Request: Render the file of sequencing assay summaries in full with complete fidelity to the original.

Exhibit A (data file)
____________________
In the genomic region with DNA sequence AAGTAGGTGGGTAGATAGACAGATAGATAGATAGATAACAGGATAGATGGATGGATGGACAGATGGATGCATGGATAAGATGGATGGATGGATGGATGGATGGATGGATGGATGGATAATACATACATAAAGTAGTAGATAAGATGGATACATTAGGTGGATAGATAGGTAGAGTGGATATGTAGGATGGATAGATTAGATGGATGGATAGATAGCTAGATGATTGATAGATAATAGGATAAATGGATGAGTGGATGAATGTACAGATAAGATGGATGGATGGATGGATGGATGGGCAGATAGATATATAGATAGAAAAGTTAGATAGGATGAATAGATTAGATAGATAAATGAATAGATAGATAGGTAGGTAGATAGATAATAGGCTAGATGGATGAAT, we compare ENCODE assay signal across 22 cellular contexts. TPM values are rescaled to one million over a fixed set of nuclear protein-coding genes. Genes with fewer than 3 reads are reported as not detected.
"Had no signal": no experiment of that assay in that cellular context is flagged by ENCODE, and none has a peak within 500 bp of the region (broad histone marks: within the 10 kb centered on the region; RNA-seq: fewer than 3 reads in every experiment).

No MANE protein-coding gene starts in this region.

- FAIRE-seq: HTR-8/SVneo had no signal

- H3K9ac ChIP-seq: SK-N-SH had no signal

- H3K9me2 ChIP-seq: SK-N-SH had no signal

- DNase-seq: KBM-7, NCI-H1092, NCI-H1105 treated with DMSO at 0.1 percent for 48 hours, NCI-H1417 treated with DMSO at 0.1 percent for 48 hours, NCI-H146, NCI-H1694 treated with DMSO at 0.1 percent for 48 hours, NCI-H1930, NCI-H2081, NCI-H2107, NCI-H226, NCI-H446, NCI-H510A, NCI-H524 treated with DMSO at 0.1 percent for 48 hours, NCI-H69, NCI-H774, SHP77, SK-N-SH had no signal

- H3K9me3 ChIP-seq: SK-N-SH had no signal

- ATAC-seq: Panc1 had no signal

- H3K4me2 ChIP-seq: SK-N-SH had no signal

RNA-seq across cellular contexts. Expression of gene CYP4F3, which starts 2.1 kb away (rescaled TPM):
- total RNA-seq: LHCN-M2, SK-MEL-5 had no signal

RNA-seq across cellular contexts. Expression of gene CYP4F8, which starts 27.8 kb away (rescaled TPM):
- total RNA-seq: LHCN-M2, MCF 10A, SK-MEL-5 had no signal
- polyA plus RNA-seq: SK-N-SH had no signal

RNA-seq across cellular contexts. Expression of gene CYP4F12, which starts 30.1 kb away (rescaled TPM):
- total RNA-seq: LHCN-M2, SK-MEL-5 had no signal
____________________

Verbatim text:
In the genomic region with DNA sequence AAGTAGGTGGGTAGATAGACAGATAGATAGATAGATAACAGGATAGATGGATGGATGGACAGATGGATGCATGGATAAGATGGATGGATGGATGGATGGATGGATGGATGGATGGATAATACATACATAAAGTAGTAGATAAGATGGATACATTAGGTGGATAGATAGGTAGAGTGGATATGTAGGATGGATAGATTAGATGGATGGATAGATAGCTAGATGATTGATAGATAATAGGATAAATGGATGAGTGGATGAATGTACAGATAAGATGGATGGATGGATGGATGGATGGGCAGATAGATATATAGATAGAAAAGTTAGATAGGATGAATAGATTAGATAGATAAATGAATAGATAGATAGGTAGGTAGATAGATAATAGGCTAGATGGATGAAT, we compare ENCODE assay signal across 22 cellular contexts. TPM values are rescaled to one million over a fixed set of nuclear protein-coding genes. Genes with fewer than 3 reads are reported as not detected.
"Had no signal": no experiment of that assay in that cellular context is flagged by ENCODE, and none has a peak within 500 bp of the region (broad histone marks: within the 10 kb centered on the region; RNA-seq: fewer than 3 reads in every experiment).

No MANE protein-coding gene starts in this region.

- FAIRE-seq: HTR-8/SVneo had no signal

- H3K9ac ChIP-seq: SK-N-SH had no signal

- H3K9me2 ChIP-seq: SK-N-SH had no signal

- DNase-seq: KBM-7, NCI-H1092, NCI-H1105 treated with DMSO at 0.1 percent for 48 hours, NCI-H1417 treated with DMSO at 0.1 percent for 48 hours, NCI-H146, NCI-H1694 treated with DMSO at 0.1 percent for 48 hours, NCI-H1930, NCI-H2081, NCI-H2107, NCI-H226, NCI-H446, NCI-H510A, NCI-H524 treated with DMSO at 0.1 percent for 48 hours, NCI-H69, NCI-H774, SHP77, SK-N-SH had no signal

- H3K9me3 ChIP-seq: SK-N-SH had no signal

- ATAC-seq: Panc1 had no signal

- H3K4me2 ChIP-seq: SK-N-SH had no signal

RNA-seq across cellular contexts. Expression of gene CYP4F3, which starts 2.1 kb away (rescaled TPM):
- total RNA-seq: LHCN-M2, SK-MEL-5 had no signal

RNA-seq across cellular contexts. Expression of gene CYP4F8, which starts 27.8 kb away (rescaled TPM):
- total RNA-seq: LHCN-M2, MCF 10A, SK-MEL-5 had no signal
- polyA plus RNA-seq: SK-N-SH had no signal

RNA-seq across cellular contexts. Expression of gene CYP4F12, which starts 30.1 kb away (rescaled TPM):
- total RNA-seq: LHCN-M2, SK-MEL-5 had no signal